defending Iwo Jima. The Air Force and Navy began bombing Iwo Jima on August 9,
1944, six months and ten days before the first Marine landed. On February 19,
1945 the 4th Marine Division, along with the 3rd Marine Division and 5th Marine
Division, began landing on Iwo Jima. By the end of the second day casualties
had totaled 2,011. The fighting was some of the most horrific in the Pacific
Theater. The famous picture of the Marines raising the American flag on Mount
Suribachi was taken on Iwo Jima. The island was declared secure at 1800 hours
on March 16, 1945, after 26 days of combat. The 4th MarDiv's casualties
numbered 1462 killed in action and 7636 wounded, which was almost half the
Division's strength. An estimated 22,000 Japanese had been killed by the three
Marine Divisions, 8,982 were counted in the 4th Division's area of operations.
The Fighting Fourth took only 44 Japanese soldiers prisoner.
In only one year and nineteen days of overseas service,
the 4th Marine Division participated in four major amphibious assaults and was
awarded two Presidential Unit Citations. The Division suffered a total of
17,722 battle casualties during the four assault landings on Roi-Namur, Saipan,
Tinian, and Iwo Jima (14,424 wounded and 3,298 killed or died of wounds). After
the Japanese surrendered, the Fighting Fourth was the first Marine division
selected to return to the United States. The 4th Marine Division was
deactivated at Camp Pendleton on November 28, 1945.
On February 16, 1966, the 4th Marine Division was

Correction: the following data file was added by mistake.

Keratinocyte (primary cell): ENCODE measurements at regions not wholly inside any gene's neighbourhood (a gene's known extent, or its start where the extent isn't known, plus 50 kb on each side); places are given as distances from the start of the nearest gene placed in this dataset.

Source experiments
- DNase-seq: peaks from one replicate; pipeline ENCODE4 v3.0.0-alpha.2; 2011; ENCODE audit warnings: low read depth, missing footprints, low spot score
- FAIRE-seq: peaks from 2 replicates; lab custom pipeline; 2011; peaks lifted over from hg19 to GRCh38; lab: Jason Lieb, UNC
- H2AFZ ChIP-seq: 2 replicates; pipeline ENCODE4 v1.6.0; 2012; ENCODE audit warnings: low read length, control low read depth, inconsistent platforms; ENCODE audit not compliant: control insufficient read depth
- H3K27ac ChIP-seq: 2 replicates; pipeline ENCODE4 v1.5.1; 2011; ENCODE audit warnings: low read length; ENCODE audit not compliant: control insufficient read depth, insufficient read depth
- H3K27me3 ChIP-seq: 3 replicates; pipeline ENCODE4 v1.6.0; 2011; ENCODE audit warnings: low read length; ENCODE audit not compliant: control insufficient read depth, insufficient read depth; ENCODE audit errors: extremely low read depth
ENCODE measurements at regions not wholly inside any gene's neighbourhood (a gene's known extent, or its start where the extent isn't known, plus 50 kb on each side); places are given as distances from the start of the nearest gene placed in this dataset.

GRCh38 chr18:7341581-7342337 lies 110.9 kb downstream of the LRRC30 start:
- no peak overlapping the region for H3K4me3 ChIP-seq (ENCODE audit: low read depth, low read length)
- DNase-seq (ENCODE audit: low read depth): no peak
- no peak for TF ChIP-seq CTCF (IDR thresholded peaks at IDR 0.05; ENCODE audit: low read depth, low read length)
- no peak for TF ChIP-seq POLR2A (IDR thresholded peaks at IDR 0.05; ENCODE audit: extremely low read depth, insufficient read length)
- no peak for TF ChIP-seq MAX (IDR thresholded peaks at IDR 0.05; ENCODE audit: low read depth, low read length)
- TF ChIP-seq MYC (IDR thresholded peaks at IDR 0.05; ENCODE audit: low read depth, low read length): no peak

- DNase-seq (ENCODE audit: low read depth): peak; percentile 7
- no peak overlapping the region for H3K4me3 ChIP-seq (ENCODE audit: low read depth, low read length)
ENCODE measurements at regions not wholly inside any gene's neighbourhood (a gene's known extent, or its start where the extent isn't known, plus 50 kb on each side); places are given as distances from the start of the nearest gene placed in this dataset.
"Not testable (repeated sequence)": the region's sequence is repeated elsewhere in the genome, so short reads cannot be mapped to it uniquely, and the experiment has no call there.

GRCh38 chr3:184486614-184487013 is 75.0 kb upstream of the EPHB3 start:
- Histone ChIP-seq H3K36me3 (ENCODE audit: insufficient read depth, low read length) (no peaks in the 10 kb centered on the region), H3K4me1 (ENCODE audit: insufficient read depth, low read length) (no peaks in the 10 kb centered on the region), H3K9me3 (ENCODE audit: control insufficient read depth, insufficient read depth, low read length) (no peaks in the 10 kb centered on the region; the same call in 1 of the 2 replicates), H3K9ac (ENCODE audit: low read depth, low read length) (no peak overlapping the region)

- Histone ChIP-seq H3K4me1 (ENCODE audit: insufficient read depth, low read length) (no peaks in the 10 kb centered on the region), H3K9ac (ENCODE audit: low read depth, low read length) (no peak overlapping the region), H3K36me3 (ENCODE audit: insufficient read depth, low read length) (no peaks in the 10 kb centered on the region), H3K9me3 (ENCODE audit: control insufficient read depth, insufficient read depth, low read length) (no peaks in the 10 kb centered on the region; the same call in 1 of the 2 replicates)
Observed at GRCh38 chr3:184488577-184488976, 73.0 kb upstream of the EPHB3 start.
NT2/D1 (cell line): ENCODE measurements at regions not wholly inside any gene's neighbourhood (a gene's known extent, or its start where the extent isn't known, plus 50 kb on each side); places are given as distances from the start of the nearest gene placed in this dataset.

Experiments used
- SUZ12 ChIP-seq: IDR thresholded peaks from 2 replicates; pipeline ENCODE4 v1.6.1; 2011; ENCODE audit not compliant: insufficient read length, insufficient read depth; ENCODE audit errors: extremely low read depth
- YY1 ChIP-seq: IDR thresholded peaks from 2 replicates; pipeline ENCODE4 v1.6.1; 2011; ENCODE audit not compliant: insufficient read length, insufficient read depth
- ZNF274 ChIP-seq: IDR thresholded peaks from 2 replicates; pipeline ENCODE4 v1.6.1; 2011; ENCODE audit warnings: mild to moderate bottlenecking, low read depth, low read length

reactivated as the ground component headquarters for the Marine Corps Reserve.
The Division headquarters colors were uncased in June at Camp Pendleton. The
4th MarDiv headquarters moved to its present location in New Orleans, Louisiana
on August 3, 1977. The Division shares facilities with the 4th Marine Aircraft
Wing at the F. Edward Hebert Defense Complex, a U.S. Navy installation.
During Operation Desert Shield and Desert Storm, a number
of the 4th Marine Division's subordinate units were deployed to Saudi Arabia,
Kuwait, and other parts of the Persian Gulf. These units provided combat and
combat support which contributed to the victory of allied forces. Many other
MARFORRES units under the 4th Division were brought to active status and
backfilled deploying Marine units around the world.
As part of the Marine Forces Reserve, many of the units
assigned to the 4th Marine Division have deployed since 2001 to Afghanistan in
support of Operation Enduring Freedom and to Iraq for Operation Iraqi Freedom
as part of the Global War on Terror. When not deployed in their "real world"
mission, 4th MarDiv units participate in approximately 60 training exercises
annually. These exercises include training in desert, jungle, mountain, urban,
and cold weather environments. It is not uncommon for these exercises to
include conducting training in amphibious assaults and security support.
The men and women, the Marines, of the 4th Marine Division
and Marine Reserve Forces stand ready to serve in time of war or national
emergency; keeping true to the Marine Corps motto, Semper Fidelis, Always